Macedonia and Greece: Backlash over name deal
Macedonia's president is refusing to sign an historic deal agreed with Greece to change his country's name, saying it violates the constitution.
"My position is final and I will not yield to any pressure, blackmail or threats," Gjorge Ivanov declared.
On Tuesday, Macedonia and Greece agreed to end a 27-year row by renaming the ex-Yugoslav state "The Republic of North Macedonia".
The goal was to distinguish it from an identically-named Greek province.
That mattered to Athens, which argued that by using the name Macedonia, the country was implying it had a claim to the Greek region.
So, is this a U-turn by Macedonia?
No - it's down to a disagreement between the president and Prime Minister Zoran Zaev, who struck the deal with his Greek counterpart Alexis Tsipras.
The dissent comes from President Ivanov, who is strongly connected to the nationalist VMRO-DPMNE party that was forced from power in 2017. He has the power to veto the deal - but not indefinitely.
The foreign ministers of Macedonia and Greece are expected to sign the accord this weekend. Macedonia's parliament will then vote on whether to approve it.
If it votes in favour, the president can refuse to sign it off - which would send it back to parliament for a second vote. If it passed again, Mr Ivanov would be obliged to approve the legislation.
Mr Zaev's government needs a two-thirds majority to get the deal through parliament. However, it can't secure that without the opposition VMRO-DPMNE party, which won't support it.
The president is also refusing to be swayed by possible future membership of the EU and Nato.
Greece has historically blocked Macedonia's bid to join these blocs over the name row - a stance that should now end.
But Mr Ivanov says a shot at membership would not justify signing a "bad agreement".
Storms but no surprises from Macedonia's president
By Guy Delauney, BBC Balkans correspondent
President Gjorge Ivanov's opposition was always to be expected - and he has not disappointed. Reports suggest that he stormed out of a meeting with Prime Minister Zoran Zaev after just three minutes.
This is unsurprising, considering he was nominated to run for president by the nationalist VMRO-DPMNE party which was forced from power last year.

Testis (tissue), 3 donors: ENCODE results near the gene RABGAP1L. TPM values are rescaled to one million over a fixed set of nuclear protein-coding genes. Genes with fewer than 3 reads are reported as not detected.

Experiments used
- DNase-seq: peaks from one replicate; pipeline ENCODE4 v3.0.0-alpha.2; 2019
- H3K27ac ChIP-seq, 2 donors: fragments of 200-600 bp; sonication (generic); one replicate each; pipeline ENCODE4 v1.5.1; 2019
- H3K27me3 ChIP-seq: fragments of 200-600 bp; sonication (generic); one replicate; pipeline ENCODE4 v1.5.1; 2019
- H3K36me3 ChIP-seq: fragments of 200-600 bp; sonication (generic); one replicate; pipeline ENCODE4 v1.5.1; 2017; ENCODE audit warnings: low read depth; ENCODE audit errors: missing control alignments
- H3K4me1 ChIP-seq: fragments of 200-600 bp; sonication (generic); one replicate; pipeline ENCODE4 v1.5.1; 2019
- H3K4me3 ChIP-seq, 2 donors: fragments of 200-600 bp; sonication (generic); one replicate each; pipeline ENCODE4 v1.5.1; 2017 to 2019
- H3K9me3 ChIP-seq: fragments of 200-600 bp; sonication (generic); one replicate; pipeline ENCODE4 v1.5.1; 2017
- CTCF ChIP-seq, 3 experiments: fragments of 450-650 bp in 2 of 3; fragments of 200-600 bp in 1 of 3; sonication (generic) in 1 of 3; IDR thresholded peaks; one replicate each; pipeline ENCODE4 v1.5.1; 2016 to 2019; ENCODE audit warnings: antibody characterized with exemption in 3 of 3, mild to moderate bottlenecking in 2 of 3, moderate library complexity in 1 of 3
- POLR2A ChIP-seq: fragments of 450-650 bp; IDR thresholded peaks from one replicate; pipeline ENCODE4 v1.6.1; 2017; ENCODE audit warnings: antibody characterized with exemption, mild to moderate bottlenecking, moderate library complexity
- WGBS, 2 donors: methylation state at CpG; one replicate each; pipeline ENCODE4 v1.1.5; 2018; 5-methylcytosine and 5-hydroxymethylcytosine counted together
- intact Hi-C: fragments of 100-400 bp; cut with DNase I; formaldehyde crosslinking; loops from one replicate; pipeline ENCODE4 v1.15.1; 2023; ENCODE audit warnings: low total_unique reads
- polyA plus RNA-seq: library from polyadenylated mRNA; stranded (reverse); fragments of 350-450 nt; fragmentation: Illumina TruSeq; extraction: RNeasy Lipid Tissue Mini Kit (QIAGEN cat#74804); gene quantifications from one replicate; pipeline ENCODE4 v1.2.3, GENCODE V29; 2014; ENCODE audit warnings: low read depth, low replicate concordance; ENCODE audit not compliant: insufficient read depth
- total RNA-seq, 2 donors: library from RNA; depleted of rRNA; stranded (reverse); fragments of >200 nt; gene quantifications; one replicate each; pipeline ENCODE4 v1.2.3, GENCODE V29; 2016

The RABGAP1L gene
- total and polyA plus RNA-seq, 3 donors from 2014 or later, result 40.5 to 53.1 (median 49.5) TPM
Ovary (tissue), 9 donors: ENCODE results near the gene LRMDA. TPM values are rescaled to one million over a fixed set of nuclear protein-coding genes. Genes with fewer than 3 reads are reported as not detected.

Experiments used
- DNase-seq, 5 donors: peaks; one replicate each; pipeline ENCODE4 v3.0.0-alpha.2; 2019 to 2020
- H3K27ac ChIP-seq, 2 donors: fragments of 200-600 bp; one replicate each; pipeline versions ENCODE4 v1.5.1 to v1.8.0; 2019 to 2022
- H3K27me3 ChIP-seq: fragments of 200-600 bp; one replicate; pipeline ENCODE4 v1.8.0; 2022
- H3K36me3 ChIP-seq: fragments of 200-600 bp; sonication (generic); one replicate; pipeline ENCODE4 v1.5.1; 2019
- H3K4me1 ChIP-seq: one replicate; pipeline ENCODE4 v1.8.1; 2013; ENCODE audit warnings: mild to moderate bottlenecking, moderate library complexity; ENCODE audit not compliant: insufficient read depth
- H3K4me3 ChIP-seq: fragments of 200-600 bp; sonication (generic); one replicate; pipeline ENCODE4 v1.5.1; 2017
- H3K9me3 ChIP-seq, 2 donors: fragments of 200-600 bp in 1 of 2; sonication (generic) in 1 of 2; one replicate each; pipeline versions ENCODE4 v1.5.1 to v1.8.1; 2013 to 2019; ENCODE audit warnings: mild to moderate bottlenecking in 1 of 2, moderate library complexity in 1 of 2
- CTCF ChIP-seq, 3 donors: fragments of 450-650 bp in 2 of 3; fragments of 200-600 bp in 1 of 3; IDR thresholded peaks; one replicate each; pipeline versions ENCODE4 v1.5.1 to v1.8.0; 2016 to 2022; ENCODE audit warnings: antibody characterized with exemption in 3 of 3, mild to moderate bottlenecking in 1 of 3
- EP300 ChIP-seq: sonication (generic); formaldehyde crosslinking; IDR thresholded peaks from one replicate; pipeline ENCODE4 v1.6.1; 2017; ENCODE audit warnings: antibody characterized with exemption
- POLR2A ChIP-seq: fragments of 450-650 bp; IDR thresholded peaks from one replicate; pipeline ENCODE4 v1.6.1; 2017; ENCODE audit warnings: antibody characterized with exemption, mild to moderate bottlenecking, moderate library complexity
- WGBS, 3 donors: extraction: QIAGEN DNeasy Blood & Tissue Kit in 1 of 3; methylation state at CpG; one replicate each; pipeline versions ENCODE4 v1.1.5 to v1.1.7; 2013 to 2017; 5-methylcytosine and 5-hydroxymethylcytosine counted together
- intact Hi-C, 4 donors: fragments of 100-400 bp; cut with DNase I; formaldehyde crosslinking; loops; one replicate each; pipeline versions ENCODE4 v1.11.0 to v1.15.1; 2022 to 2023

Mr Zaev will not be losing any sleep over the president's outburst. He is fully aware that Mr Ivanov can only use his veto once - and has no power to block a referendum.
A bigger conundrum is how to win over the opposition. At least some VMRO-DPMNE MPs will be needed to gain a two-thirds majority in a parliamentary vote.
In Greece, Alexis Tsipras faces similar, also predictable, problems - especially as he lacks the support of the junior partner in his governing coalition.
What's the reaction in Greece?
Prime Minister Tsipras has also faced heavy criticism from political opponents.
Greece's main opposition party, New Democracy, has threatened to submit a motion of no-confidence in the government.
Its leader Kyriakos Mitsotakis called the deal "deeply problematic", and said most Greeks opposed it.
Critics have accused Mr Tsipras of surrendering part of Greece's cultural legacy, insisting that the title Macedonia belongs to Greek culture and heritage because it was the name of the ancient Hellenistic kingdom ruled by Alexander the Great.
Under the deal, Greece's northern neighbour can define its language and ethnicity as "Macedonian".
Conservative newspaper Eleftheros Typos branded the deal "the surrender of the Macedonian identity and language".
Mr Tsipras has firmly rejected that analysis. In a TV address on Tuesday, he said Greece was becoming "a leading power in the Balkans" and "a pillar of stability in a deeply wounded region".
What needs to happen for the name change to go through?
The aim is to get Macedonia's parliament to back an agreement before EU leaders meet for a summit on 28 June. Greece will then send a letter to the EU withdrawing its objection to accession talks, and a letter to Nato too.
That would be followed by a Macedonian referendum in September or October.
If voters there back the deal, their government would have to change the constitution, a key Greek demand.
The deal will finally have to be ratified by the Greek parliament - which looks unlikely to be straightforward.